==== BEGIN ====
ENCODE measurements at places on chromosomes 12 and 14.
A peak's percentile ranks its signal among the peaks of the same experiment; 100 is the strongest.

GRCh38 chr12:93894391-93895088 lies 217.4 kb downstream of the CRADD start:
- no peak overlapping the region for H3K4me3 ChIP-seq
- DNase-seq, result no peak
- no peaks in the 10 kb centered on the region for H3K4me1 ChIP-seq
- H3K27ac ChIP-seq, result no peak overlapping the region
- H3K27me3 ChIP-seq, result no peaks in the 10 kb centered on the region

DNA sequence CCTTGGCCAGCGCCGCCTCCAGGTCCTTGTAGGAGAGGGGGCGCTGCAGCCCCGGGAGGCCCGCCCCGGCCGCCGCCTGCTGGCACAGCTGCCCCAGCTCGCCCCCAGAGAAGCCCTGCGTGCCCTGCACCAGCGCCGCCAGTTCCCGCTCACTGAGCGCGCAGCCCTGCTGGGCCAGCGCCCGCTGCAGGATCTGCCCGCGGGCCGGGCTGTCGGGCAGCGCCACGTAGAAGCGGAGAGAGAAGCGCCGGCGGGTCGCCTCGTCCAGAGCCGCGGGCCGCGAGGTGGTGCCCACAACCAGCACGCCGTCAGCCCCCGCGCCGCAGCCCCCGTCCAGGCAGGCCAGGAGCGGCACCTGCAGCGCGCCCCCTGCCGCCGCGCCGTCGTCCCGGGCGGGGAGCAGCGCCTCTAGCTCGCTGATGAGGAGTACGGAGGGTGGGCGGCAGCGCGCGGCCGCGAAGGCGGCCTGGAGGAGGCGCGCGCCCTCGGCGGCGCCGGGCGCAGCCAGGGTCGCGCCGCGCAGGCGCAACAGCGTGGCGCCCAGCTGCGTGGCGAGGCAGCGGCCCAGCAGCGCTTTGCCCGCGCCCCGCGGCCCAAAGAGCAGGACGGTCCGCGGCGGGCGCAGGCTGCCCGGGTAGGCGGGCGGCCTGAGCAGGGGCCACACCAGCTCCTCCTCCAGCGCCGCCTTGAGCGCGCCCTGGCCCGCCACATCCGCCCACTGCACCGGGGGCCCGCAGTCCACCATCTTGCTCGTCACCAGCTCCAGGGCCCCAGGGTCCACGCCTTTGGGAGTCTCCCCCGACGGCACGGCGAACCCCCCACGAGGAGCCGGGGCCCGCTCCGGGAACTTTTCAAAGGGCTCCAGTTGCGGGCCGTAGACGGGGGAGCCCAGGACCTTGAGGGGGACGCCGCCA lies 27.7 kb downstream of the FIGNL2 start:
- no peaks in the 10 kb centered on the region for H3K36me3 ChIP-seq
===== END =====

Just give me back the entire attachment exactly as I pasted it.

ENCODE measurements at places on chromosomes 12 and 14.
A peak's percentile ranks its signal among the peaks of the same experiment; 100 is the strongest.

GRCh38 chr12:93894391-93895088 lies 217.4 kb downstream of the CRADD start:
- no peak overlapping the region for H3K4me3 ChIP-seq
- DNase-seq, result no peak
- no peaks in the 10 kb centered on the region for H3K4me1 ChIP-seq
- H3K27ac ChIP-seq, result no peak overlapping the region
- H3K27me3 ChIP-seq, result no peaks in the 10 kb centered on the region

DNA sequence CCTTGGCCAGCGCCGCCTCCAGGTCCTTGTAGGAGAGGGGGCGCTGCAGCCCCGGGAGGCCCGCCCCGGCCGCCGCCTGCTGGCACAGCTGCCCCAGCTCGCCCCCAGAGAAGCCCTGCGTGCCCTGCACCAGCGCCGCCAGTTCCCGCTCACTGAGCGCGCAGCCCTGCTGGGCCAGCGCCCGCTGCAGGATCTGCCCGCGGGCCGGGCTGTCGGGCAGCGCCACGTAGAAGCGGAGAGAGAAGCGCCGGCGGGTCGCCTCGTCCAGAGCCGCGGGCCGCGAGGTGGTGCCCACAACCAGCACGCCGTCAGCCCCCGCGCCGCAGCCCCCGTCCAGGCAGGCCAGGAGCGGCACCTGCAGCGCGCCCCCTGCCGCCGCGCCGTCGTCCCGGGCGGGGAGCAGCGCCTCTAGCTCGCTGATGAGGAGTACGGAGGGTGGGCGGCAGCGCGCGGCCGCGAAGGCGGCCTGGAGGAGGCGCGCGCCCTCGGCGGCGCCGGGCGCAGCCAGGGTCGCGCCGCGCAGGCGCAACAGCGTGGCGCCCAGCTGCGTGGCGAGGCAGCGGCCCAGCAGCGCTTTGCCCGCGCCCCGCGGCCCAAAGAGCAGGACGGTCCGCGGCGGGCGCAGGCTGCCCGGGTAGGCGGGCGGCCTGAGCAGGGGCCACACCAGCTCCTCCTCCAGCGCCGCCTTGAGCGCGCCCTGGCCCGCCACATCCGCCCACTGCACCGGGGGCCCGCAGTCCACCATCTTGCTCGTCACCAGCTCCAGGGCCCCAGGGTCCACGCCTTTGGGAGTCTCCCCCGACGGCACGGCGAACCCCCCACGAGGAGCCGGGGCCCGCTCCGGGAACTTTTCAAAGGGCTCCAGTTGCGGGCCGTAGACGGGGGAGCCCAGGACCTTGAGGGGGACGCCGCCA lies 27.7 kb downstream of the FIGNL2 start:
- no peaks in the 10 kb centered on the region for H3K36me3 ChIP-seq